But there are big worries—from mental health to financial stability—not to be overlooked. The new report, “What’s Inside the Minds of Gen Z?” (made possible by the S&P Global Foundation), offers a host of insights and recommendations for employers.
Here are four highlights:
1. They seek world change and are driven to innovate. Faced with worrisome national and global challenges, Gen Z, or those born between the early 1990s and mid-2000s, are beating a loud drum: social change matters but becoming a politician won’t be their path.
Nearly two-thirds (65%) say they want to “make difference to a cause they care about” and 60% wants to “personally create something innovative.” Just 4% said “becoming a politician” was how they wanted to make an impact.
Indeed, it’s no longer about just getting a paycheck. Gen Z is hungry for purpose in the workplace or the sense that they are having a larger impact on the world, even if they’re working for someone else.
Action: Bring purpose and a sense of mission into everyday work—or risk losing these employees. Show the potential to innovate within your organization. Leverage Gen Z’s digital acumen by finding ways to include them in innovation or upskilling efforts. Shift mindset and investments from pure STEM to STEEM—adding an E for entrepreneurship.
2. They’re looking for stability. From a lack of insurance to poor wages, Gen Z is seeking financial stability. In fact, some Gen Zers, feeling they’ve been “left with the short end of the stick,” are selling merchandise with an anti-boomer sentiment as a way of protesting against a system they feel is rigged, according to the New York Times.
Nearly one-quarter said their single greatest concern was getting a job, ahead of getting into college, grades or relationships. Among men, the pressures for success and getting a job were slightly more pronounced.
When asked about what’s important in their job, nearly 90% said a regular paycheck was important, but 87% still want to follow their passion, a recurring theme.
Action: If hiring young people, offer career pathing and highlight millennial success stories. Incorporate opportunities to participate in senior-level employees. Be candid about gig roles and opportunities for longer-term employment.
3. Mental health is a top concern. More worrisome is that mental health ranked third among Gen Z’s top worries, ahead of body image, grades or getting into college.
Mental health (along with the environment) appeared to be more prominent among women and non-confirming gender populations than men:
We’re not surprised; unlike years past, increased media attention and celebrity candor has opened the conversation. In fact, Girls With Impact’s mini-MBA—offered through parents and employers—has seen a host of teen-led ventures to combat these very issues: stress, depressions, teen suicide.
Action: Create a culture of support and teamwork to reduce stress. Have a mental health policy. Consider a mental health app for family members. “This digital access is key,” says J&J HR leader Fernando Salinas.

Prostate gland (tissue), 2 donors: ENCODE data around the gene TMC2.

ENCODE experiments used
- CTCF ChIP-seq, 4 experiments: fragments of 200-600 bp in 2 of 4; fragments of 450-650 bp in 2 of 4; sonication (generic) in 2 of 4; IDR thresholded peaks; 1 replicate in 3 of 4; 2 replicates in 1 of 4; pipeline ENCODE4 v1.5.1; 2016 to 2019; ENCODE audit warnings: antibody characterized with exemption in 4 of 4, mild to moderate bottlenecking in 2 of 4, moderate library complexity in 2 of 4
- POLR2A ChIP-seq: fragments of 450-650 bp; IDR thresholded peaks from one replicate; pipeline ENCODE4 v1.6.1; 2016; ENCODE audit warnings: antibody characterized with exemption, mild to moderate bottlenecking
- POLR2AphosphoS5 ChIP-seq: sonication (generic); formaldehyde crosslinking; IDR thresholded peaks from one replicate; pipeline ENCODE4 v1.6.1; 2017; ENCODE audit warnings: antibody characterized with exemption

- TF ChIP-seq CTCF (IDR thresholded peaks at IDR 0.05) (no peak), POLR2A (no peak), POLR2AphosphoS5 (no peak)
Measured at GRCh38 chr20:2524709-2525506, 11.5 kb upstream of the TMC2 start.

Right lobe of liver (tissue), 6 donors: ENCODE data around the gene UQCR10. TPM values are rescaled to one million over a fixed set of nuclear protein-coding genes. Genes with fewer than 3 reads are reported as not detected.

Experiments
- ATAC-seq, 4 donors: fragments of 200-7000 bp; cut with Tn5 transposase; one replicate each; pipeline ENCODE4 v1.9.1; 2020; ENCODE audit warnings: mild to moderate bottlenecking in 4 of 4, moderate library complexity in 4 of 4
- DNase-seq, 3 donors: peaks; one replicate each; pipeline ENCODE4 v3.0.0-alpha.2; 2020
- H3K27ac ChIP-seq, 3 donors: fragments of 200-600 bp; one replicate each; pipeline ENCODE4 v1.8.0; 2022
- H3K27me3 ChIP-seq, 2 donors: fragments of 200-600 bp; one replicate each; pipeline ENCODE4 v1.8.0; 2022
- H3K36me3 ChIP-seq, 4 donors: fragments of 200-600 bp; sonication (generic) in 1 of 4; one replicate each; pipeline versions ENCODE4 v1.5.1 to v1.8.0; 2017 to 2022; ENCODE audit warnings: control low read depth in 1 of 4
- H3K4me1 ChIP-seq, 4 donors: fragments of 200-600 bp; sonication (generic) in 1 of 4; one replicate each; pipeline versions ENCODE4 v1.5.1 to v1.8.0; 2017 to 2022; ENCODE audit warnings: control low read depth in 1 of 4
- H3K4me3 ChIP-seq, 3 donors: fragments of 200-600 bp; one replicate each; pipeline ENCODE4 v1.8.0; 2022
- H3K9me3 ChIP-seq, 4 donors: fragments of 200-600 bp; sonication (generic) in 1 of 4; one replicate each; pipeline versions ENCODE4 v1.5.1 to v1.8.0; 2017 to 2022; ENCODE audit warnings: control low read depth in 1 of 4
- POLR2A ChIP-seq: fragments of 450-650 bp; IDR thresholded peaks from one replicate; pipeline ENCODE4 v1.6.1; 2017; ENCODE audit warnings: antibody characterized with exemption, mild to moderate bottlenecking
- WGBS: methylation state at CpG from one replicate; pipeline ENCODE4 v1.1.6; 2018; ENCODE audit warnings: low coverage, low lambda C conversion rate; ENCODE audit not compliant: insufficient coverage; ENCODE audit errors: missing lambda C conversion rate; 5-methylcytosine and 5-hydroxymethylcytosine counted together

4. They want to be their own boss. Despite wanting a steady paycheck, 44% of Gen Z see themselves running their own companies one day. With new tools at their fingertips, this generation is looking to solve many of the world’s challenges, now.
Jody Bell, a college student who at 16 launched an immigrant information website that made international news says, “I can guarantee you that there are other high schoolers equally as driven, and if we give them the skills, they will become the future leaders we need right now.
Not only do 60% of GenZers want to personally create something innovative, but nearly 30% surveyed said “launching their own business or product” was a move most likely to boost their confidence.
Action: Harness Gen Z’s desire for innovation through corporate “intrapreneurship.” Connect your brand with Gen Z as early as high school to tap top talent and explore equipping them with the new skills for job readiness: problem-solving, agility, leadership and collaboration.
5. Image and work skills are confidence drivers. When asked what would most improve their confidence, Gen Z says personal image stands front and center. This is especially the case with girls, with 50% saying weight loss would improve their confidence versus 39% of boys. About one-third (31%) said that having no acne would do the same (24% boys, 37% girls).
Along with these two pressing image concerns, skills and successes such as better public speaking skills and having launched their own business are the focus of their attention, with 31% and 29% respectively citing this as something that would improve their confidence levels.
Action: Show that you are getting behind programs that support and enhance confidence in Gen Z and connect your brand prominently with these skills and outcomes. Offer comprehensive presentation skills training and practice for new recruits.
It’s clear that with new forces at play amid growing gig economy, CEOs need to think differently about Gen Z. It’s time to act—not just for the growth of our companies, but for our global competitiveness. Let’s equip Gen Z to drive innovation and world change for the betterment of all.